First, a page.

The Washington Post's latest reveal from documents provided by Edward Snowden puts the government's rapidly expanding cyberwar program in concrete terms: 231. As in, that's the number of "cyber-operations" conducted in 2011 by various government intelligence agencies. The vast majority of these were against targets such as China, Iran, North Korea, and Russia. The story reflects how the US has shifted strategy in recent years from defending against computer attacks to conducting far more offensive operations. Some odds and ends from the story:
- Meet GENIE: It's the code name of a $652 million US program to plant malware on foreign networks so the US can gain control. GENIE is expected to have 85,000 such implants in place around the world by the end of this year, quadruple the figure in 2008.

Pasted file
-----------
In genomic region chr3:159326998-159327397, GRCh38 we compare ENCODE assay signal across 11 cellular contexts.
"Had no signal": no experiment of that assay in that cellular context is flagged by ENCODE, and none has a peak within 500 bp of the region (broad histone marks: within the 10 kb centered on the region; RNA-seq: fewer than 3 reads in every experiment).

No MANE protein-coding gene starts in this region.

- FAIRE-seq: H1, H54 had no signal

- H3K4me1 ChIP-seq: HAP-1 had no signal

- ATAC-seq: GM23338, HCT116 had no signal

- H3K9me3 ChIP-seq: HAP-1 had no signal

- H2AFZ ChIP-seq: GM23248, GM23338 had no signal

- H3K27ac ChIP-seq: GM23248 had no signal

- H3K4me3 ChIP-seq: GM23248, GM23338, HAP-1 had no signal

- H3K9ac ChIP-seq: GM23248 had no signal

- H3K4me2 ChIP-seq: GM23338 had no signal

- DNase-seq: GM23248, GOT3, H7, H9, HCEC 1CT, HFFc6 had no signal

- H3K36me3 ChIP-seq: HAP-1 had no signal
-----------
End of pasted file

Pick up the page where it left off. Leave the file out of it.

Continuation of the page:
- Meet the ROC: Called "the Rock," this refers to the Remote Operations Center, where the government's most elite cyberwarriors work. “To the NSA as a whole, the ROC is where the hackers live,” says a former operator. "It’s basically the one-stop shop for any kind of active operation that’s not defensive.”
- No money stuff: The US-built malware is similar to China's, but officials tell the Post there's one big difference: China goes after corporate secrets, but the US forbids its workers to do economic espionage.
- Hands-on: The US cyberteams sometimes need CIA operatives to "physically place hardware implants or software modifications" on computers abroad.
Click for the full story
. (Or click here for an earlier one about the $52.6 billion "black budget"
for surveillance operations.)